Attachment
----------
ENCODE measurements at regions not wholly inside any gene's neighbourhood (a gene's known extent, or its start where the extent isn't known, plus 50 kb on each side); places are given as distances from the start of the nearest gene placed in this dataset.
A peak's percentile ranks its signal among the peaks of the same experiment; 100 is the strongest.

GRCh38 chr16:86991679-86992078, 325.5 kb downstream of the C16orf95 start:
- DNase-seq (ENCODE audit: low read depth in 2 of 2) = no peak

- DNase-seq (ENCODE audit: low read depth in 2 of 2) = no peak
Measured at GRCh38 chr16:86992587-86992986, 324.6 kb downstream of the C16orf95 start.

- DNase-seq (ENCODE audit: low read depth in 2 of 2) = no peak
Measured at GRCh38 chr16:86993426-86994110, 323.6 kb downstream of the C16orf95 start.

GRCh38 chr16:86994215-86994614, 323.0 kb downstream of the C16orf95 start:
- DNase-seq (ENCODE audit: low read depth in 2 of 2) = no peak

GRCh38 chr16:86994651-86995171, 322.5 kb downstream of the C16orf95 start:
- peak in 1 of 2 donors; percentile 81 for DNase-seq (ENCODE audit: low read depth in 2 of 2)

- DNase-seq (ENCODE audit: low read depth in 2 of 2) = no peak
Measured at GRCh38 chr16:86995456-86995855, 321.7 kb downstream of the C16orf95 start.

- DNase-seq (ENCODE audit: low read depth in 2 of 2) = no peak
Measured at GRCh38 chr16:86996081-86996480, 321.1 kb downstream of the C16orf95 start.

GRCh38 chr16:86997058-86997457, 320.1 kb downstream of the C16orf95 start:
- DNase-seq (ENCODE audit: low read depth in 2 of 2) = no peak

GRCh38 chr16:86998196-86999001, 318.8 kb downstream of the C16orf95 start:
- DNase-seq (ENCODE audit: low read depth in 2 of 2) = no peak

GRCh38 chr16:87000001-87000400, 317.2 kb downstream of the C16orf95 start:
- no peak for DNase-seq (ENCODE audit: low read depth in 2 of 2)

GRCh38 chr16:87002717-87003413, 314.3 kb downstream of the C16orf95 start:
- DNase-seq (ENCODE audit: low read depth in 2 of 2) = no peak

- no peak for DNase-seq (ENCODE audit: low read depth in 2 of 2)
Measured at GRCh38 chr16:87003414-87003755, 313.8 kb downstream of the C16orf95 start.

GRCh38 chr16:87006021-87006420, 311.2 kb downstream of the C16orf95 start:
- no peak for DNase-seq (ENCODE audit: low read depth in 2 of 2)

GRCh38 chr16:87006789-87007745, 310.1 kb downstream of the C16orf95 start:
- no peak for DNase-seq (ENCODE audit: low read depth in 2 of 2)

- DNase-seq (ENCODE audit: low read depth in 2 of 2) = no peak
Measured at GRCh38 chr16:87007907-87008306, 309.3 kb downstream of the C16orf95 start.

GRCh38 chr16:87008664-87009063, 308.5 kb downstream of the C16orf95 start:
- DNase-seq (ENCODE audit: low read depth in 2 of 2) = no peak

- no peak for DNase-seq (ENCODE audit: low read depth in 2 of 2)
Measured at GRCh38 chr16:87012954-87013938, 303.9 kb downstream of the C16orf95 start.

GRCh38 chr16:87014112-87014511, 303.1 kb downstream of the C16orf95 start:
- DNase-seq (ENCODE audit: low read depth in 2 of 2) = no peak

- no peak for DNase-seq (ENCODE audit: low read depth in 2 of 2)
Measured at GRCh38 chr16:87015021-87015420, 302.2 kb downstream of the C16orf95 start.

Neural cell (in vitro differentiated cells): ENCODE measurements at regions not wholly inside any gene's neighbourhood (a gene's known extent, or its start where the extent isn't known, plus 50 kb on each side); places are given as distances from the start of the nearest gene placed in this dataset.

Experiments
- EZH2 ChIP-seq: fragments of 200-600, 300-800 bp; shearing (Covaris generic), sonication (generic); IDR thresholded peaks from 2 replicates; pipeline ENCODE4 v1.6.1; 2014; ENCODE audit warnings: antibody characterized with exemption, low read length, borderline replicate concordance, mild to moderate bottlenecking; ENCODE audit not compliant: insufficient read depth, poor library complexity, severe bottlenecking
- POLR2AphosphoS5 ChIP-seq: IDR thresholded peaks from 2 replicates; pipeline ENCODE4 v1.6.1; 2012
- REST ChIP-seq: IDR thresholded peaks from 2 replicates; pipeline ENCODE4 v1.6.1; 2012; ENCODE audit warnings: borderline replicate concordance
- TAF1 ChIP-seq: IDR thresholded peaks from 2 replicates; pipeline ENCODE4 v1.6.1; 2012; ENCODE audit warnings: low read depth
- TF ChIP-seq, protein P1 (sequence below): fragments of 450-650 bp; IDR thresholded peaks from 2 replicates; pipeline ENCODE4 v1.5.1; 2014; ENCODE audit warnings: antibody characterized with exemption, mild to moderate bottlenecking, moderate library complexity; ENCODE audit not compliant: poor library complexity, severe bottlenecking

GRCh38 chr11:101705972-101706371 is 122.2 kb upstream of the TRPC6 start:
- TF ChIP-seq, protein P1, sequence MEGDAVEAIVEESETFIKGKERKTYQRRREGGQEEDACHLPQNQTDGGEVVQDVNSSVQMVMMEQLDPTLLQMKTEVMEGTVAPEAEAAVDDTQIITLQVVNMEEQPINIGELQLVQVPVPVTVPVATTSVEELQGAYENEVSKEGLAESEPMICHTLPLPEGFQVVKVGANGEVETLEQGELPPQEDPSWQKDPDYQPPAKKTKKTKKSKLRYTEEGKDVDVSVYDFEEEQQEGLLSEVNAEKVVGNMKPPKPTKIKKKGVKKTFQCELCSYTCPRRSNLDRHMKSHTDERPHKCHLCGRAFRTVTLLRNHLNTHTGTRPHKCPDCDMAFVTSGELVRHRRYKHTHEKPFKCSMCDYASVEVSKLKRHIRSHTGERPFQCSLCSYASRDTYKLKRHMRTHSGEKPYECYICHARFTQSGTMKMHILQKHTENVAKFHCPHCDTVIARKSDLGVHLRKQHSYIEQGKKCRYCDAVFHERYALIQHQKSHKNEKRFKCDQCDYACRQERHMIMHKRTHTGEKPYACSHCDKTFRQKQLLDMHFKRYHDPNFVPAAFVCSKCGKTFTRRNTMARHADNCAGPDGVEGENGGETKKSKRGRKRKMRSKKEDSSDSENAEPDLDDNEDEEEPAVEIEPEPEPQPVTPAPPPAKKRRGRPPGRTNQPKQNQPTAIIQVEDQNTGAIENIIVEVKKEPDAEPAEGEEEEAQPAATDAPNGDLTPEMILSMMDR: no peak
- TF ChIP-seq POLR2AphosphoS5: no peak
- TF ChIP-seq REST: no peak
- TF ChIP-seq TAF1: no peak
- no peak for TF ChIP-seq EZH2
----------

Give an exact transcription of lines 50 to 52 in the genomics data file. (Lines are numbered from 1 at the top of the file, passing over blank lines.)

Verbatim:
- TF ChIP-seq POLR2AphosphoS5: no peak
- TF ChIP-seq REST: no peak
- TF ChIP-seq TAF1: no peak